[¶3] Once at the correctional center, the officer read Sonsthagen the implied consent advisory and asked him to submit to a urine test. Sonsthagen asked to speak to a lawyer, so the officer provided him with a telephone book. After attempting to contact a lawyer, Sonsthagen informed the officer he would not speak to him anymore. Considering Sonsthagen's statement as a refusal to take the urine test, the officer took possession of Sonthagen's license and issued a Report and Notice of the director's intent to revoke his driving privileges.
[¶4] An administrative hearing was held on July 9, 2002. The hearing officer concluded that the officer had reasonable grounds to believe Sonsthagen was driving a vehicle while under the influence of drugs, that Sonsthagen was placed under arrest, and that Sonsthagen refused to submit to the urine test. Therefore, Sonsthagen's driving privileges were revoked for two years.
[¶5] Sonsthagen appealed the administrative decision to the district court. A hearing was held on September 16, 2002, and the court issued its Memorandum Opinion and Order on September 27, 2002, affirming the administrative decision. The judgment was entered on October 15, 2002. Sonsthagen appeals.
[¶6] On appeal, Sonsthagen argues the hearing officer erroneously concluded the arresting officer had reasonable grounds to believe Sonsthagen was driving while under the influence of drugs because: 1) the hearing officer erred in his evidentiary rulings and failed to conduct the hearing in a fair and impartial manner; and 2) the hearing officer's findings of fact do not support his conclusions of law. We do not agree with Sonsthagen's contentions.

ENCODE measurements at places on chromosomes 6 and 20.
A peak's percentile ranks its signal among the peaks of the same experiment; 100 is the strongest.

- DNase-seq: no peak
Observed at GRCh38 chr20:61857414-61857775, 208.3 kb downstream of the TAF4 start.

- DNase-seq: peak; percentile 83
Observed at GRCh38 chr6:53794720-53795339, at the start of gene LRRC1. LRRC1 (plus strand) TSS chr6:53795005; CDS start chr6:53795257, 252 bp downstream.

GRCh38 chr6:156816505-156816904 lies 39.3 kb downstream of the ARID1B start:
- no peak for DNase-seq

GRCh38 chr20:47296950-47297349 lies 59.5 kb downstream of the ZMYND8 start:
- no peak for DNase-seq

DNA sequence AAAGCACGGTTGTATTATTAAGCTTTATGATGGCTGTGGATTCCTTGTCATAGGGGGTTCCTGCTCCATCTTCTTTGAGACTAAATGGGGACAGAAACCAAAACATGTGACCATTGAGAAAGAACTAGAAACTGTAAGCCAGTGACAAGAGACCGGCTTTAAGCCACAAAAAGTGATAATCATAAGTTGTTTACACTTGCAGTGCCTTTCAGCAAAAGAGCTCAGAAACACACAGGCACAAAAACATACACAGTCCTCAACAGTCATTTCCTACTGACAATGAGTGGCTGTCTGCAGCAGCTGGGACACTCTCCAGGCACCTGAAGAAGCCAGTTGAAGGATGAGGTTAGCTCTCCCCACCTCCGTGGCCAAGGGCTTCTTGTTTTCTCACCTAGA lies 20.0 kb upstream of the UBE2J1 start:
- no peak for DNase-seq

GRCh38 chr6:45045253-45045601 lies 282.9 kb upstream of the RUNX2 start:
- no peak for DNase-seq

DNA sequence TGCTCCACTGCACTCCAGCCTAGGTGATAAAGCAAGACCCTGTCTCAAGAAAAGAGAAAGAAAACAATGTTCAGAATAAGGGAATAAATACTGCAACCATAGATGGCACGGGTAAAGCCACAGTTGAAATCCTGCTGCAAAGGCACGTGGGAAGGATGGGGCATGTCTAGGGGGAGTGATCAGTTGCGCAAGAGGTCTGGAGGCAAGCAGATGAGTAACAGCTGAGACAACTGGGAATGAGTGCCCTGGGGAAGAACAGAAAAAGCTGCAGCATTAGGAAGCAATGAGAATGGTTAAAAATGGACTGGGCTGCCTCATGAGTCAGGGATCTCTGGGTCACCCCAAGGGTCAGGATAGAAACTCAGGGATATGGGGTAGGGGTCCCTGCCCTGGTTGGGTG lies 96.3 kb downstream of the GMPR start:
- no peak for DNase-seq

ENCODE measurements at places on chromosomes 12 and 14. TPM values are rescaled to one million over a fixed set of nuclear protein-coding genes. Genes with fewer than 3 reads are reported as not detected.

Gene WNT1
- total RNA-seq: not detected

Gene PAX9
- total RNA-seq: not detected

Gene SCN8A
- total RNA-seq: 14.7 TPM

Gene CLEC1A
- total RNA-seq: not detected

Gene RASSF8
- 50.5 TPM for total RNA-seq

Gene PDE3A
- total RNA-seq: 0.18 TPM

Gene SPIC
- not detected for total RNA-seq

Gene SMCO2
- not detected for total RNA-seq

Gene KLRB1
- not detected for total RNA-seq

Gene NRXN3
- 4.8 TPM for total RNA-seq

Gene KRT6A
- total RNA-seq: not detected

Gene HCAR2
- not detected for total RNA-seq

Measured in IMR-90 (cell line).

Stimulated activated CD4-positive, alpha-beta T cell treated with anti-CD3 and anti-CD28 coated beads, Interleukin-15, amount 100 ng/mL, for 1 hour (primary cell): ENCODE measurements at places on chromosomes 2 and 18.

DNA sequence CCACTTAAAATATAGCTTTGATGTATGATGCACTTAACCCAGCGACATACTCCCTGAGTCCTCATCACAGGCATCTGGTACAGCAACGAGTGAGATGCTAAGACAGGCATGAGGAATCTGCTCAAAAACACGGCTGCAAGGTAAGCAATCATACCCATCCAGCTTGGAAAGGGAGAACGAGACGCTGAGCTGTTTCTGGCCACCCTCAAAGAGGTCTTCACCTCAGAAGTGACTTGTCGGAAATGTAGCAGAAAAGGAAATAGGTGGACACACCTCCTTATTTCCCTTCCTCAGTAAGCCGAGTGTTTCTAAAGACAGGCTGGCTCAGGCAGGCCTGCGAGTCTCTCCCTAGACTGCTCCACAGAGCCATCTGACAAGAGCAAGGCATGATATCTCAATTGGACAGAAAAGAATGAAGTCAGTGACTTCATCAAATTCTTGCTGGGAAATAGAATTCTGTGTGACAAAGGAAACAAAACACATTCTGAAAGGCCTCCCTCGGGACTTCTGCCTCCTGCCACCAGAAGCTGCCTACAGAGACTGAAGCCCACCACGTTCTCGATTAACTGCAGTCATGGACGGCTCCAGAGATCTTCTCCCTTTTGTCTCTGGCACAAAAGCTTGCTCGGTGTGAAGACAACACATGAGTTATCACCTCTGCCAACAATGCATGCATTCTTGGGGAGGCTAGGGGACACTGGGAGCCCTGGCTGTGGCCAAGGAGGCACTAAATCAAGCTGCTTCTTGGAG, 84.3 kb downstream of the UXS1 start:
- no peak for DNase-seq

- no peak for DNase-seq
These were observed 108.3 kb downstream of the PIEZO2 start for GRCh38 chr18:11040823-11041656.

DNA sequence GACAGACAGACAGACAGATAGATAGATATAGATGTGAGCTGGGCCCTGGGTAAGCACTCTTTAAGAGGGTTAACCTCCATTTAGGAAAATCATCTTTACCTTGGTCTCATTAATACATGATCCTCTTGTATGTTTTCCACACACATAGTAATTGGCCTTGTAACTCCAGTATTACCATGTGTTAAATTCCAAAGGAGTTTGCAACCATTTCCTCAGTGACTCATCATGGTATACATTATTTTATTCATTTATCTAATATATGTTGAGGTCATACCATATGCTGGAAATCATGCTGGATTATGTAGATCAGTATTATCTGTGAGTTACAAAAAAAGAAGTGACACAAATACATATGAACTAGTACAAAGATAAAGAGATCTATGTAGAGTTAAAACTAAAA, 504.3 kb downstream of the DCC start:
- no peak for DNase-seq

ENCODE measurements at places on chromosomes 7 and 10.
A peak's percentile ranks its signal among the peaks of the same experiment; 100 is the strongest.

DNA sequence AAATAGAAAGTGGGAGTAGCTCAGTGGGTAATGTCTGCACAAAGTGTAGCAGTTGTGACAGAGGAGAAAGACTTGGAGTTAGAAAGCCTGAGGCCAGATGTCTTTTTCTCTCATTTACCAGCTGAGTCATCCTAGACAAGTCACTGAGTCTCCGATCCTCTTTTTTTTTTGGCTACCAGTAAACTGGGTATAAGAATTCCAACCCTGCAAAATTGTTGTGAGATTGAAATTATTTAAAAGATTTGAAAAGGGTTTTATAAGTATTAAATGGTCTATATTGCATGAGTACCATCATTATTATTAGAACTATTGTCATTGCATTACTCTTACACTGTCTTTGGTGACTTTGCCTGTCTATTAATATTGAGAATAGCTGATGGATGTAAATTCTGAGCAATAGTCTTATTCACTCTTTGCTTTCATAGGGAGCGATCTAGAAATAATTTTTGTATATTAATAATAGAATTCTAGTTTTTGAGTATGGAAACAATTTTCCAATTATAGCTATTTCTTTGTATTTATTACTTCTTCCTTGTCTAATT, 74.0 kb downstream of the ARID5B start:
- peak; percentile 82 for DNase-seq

[¶7] The Administrative Agencies Practice Act, N.D.C.C. ch. 28-32, governs review of administrative decisions to suspend or revoke a driver's license. See Buchholz v. North Dakota Dep't of Transp., 2002 ND 23, ¶ 6, 639 N.W.2d 490. We review the administrative agency's decision, not the district court's decision, by examining the record that was before the agency. See id. The agency's decision must be affirmed unless:
1. The order is not in accordance with the law.
2. The order is in violation of the constitutional rights of the appellant.